Pakistani teen Malala among Nobel Peace Prize nominees

Being shot in the head by the Taliban for advocating girls' education hasn't slowed 15-year-old Malala Yousafzai. She is one of 259 peace prize nominees this year, a record number.

OSLO, Norway — A Pakistani schoolgirl who was shot in the head by the Taliban for advocating girls' education is a wild-card entry for this year's Nobel Peace prize, with the leaders of Colombia and Myanmar and a U.S. soldier accused of leaking classified material to WikiLeaks among likely candidates for the award.

The secretive committee that awards the prize doesn't identify the nominees, but those with nomination rights sometimes announce their picks.

Names put forward this year include Bradley Manning, the U.S. Army private who has admitted sending hundreds of thousands of classified documents to the secrecy-breaking website WikiLeaks, and former President Bill Clinton for his charitable work.

Related: Bradley Manning called 'traitor,' 'hero' after Nobel nomination

Also likely as nominees are Colombian President Juan Manuel Santos, for his efforts to end a half-century of conflict with the FARC guerrillas, and Myanmar's Thein Sein, who has led a transition from decades of dictatorship, people familiar with the committee's deliberations said.


Record 259 nominations for Nobel Peace Prize announced

Record 259 nominations for Nobel Peace Prize announced
Duration: 1:26 Views: 387 MSN News/Newsy

However, Russian punk rock band Pussy Riot, which gained international notoriety when three of its members were jailed for performing a "punk prayer" against President Vladimir Putin in a Moscow cathedral, were not seen as likely winners.

The Norwegian Nobel Committee, which announces its decision Oct. 12, received a record number of nominations for this year's award.

"The prize keeps gaining importance and attention," Director Geir Lundestad said. "Presidents, prime ministers, former laureates submitted many of the nominations ... and we have plenty of new names as well as 'old' ones on the list."

Pakistani schoolgirl Malala Yousafzai, 15, has become an internationally recognized symbol of resistance to the Taliban's efforts to deny women education and other rights.

"The youngest winners tend to be in their 30s, and a 15-year-old will be a tough one for them to handle," said Kristian Berg Harpviken, the director of the Peace Research Institute Oslo, which tracks the Nobel committee's work.

Yemeni peace and women's rights activist Tawakkol Karman is the youngest winner, having received the 2011 prize at the age of 32.

The committee, led by former Norwegian Prime Minister Thorbjoern Jagland, has drawn protest and extra publicity for the prize in recent years by awarding it to the European Union and President Barack Obama.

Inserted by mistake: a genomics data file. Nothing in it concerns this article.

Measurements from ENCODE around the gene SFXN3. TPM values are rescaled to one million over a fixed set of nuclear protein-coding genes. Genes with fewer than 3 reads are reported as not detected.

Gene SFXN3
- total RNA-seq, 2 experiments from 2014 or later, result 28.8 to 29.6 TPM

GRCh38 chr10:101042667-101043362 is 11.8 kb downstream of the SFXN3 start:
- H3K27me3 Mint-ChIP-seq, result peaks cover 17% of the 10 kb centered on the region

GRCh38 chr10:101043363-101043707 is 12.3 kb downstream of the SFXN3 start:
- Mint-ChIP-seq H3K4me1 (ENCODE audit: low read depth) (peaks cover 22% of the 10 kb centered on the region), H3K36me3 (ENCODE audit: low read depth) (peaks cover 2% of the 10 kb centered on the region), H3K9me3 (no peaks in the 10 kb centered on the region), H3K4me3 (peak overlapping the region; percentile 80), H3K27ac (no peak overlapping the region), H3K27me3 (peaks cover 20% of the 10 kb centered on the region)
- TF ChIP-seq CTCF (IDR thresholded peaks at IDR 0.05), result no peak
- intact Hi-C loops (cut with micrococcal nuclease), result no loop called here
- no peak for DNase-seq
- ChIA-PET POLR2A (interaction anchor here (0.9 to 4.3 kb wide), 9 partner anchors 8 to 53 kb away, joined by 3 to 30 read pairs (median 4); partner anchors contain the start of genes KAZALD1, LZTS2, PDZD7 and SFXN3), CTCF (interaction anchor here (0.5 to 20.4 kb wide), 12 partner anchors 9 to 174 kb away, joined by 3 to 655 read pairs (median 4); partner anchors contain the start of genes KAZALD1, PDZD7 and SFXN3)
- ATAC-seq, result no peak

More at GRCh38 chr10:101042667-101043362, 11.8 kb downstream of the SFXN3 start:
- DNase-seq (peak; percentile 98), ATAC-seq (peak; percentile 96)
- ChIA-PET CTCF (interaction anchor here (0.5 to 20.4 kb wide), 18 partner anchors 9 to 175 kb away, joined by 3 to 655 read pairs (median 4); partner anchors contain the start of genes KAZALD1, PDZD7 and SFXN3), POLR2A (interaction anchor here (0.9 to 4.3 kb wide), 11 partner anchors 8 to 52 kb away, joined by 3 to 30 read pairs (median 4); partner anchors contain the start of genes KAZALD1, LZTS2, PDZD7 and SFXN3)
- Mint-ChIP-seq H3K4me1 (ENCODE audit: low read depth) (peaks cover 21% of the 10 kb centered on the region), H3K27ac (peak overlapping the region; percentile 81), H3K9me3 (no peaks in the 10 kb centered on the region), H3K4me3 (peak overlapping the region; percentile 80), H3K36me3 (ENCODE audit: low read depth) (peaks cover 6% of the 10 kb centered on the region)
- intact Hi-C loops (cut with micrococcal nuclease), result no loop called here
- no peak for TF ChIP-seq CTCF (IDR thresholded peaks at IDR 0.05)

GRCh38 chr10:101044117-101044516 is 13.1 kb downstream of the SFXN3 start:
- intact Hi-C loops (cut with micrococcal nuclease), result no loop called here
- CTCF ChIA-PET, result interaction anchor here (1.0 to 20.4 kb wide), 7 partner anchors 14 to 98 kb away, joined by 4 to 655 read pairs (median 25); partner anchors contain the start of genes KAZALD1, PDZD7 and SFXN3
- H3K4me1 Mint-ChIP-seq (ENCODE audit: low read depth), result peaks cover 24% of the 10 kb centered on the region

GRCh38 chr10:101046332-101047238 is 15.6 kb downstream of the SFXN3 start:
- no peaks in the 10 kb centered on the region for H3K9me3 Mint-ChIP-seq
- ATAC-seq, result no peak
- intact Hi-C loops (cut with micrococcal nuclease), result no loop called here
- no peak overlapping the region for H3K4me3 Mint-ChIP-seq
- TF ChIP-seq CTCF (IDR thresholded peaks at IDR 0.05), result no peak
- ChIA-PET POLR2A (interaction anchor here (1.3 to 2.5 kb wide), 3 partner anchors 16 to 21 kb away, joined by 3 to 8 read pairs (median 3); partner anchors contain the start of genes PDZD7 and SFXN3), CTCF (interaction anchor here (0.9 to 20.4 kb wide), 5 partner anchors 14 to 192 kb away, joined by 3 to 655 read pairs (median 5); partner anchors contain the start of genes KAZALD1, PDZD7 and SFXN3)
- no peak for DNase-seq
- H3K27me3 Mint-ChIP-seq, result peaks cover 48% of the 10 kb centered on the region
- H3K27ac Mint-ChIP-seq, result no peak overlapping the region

Many disapproved of the decision to award the prize to the European Union for promoting peace and human rights in Europe after World War II's devastation, especially now that it's dealing with a financial crisis that has led to hardship and suffering for many on the continent.

Harpviken said it would not choose a more conventional candidate such as a peace or democracy activist simply because its past decisions were questioned.

"They'll pick a candidate with high moral integrity, a high profile and a global reach," said Harpviken, who listed Yousufzai among his favorites. "These choices have weakened the reputation of the prize because they resonated very poorly with current sentiment ... but Jagland doesn't mind controversy."

Other candidates are likely to include Russian dissidents Lyudmila Alexeyeva, the founder of the Moscow Helsinki Group; Svetlana Gannushkina, a longtime rights activist; and Liliya Shibanova, the head of an independent Russian election watchdog.

The committee never reveals its list of candidates, but a wide range of officials and organizations from all over the world have the right to submit nominations, and many reveal their choices publicly.

The peace prize is one of five awards instituted by Alfred Nobel, the late Swedish industrialist and inventor, and is given to those who have "done the most or the best work for fraternity between nations, for the abolition or reduction of standing armies and for the holding and promotion of peace congresses."

First awarded in 1901, the prize includes 8 million Swedish crown ($1.24 million) in cash. It will be presented Dec. 10, the anniversary of Alfred Nobel's death.

The committee received 259 nominations by last week's deadline, including for 50 organizations, topping a 2011 record of 241 candidates.


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